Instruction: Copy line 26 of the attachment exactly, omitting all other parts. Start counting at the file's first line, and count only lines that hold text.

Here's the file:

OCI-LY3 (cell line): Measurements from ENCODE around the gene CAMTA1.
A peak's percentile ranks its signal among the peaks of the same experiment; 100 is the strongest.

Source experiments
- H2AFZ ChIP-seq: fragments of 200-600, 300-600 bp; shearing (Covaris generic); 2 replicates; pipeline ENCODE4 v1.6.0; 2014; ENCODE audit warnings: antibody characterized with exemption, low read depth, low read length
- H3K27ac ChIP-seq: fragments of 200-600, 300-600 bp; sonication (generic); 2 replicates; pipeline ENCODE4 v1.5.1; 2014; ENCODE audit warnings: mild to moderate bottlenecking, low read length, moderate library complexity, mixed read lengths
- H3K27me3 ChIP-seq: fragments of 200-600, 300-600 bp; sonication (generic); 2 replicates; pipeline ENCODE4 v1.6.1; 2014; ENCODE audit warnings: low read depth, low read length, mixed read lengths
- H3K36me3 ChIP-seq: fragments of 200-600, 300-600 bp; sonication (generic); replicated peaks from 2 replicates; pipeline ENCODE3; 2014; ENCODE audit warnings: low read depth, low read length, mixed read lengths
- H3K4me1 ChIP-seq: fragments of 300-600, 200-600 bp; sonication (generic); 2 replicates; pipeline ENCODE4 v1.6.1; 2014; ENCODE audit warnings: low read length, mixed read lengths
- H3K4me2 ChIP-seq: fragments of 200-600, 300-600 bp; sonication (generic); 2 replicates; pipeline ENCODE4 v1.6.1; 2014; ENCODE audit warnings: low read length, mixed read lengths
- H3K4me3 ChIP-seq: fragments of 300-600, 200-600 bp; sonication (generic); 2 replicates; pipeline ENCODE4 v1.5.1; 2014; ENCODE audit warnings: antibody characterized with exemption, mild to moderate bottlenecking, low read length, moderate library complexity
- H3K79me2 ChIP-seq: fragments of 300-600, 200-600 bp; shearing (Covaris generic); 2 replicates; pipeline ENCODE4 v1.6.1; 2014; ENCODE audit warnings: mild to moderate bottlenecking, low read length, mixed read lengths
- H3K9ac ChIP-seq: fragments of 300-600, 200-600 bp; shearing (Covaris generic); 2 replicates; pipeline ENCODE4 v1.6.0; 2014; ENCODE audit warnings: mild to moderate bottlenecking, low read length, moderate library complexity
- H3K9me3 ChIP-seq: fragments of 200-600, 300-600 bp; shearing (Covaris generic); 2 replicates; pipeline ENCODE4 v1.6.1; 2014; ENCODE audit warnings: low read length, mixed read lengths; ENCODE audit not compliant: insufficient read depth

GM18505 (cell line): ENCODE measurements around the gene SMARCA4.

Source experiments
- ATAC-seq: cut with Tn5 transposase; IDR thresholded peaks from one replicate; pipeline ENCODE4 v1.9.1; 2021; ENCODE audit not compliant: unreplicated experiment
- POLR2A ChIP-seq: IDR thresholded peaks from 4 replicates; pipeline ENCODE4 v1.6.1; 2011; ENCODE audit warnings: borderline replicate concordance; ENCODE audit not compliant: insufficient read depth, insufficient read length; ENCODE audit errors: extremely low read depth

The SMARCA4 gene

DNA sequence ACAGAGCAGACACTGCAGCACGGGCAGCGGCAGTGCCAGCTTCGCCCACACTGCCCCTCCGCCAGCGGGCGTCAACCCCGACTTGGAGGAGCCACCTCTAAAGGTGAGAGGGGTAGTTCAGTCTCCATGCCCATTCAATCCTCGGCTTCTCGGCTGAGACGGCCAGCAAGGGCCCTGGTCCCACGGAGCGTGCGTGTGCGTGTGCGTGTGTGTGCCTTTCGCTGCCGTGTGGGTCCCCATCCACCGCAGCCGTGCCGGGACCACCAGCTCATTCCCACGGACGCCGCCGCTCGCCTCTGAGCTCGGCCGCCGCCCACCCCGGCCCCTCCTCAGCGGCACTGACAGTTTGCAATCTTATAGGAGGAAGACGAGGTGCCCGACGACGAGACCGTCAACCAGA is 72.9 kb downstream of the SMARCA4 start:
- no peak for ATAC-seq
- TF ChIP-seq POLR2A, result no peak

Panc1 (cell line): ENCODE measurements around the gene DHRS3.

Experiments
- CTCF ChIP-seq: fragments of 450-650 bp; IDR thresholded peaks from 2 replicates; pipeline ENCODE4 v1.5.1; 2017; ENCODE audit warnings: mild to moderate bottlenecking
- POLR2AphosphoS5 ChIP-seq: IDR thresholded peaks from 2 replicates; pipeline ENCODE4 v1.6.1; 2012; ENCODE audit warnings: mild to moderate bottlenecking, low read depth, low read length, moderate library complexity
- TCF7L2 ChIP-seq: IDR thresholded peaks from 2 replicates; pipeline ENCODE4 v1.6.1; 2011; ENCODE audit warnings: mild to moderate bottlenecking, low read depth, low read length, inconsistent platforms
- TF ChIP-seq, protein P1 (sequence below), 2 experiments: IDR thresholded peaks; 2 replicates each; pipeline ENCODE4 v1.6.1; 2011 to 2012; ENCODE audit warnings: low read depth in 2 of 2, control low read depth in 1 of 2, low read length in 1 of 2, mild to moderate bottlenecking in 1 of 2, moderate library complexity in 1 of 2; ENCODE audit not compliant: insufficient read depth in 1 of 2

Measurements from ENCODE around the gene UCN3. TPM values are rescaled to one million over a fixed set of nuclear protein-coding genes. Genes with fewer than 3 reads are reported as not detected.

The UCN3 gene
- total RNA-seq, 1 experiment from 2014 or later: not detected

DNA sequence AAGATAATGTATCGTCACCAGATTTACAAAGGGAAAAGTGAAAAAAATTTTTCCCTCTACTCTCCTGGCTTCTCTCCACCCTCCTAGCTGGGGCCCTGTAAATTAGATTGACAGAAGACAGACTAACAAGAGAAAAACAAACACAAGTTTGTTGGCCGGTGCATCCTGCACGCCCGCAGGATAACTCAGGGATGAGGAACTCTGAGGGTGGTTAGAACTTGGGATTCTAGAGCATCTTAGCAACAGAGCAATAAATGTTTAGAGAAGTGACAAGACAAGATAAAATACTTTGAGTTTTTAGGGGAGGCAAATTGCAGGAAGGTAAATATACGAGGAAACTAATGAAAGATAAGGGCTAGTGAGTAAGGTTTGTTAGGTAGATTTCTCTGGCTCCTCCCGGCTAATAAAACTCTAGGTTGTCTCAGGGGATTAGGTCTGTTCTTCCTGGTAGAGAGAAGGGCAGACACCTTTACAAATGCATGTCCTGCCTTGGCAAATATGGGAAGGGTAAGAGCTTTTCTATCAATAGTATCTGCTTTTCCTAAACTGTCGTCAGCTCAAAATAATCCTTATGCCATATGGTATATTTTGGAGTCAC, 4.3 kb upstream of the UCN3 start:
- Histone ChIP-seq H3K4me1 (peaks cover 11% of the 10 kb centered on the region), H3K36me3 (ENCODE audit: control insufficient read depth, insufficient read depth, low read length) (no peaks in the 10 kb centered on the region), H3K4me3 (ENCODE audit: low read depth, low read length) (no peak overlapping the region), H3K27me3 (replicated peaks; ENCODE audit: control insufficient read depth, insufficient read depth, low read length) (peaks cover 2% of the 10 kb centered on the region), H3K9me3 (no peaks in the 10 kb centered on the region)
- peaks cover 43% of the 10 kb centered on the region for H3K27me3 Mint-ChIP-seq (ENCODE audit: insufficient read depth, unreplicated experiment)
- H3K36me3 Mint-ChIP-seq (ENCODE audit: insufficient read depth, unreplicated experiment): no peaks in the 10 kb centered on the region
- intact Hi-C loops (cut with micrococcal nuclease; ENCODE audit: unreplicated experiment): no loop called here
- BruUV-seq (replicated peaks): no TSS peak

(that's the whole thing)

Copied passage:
- TCF7L2 ChIP-seq: IDR thresholded peaks from 2 replicates; pipeline ENCODE4 v1.6.1; 2011; ENCODE audit warnings: mild to moderate bottlenecking, low read depth, low read length, inconsistent platforms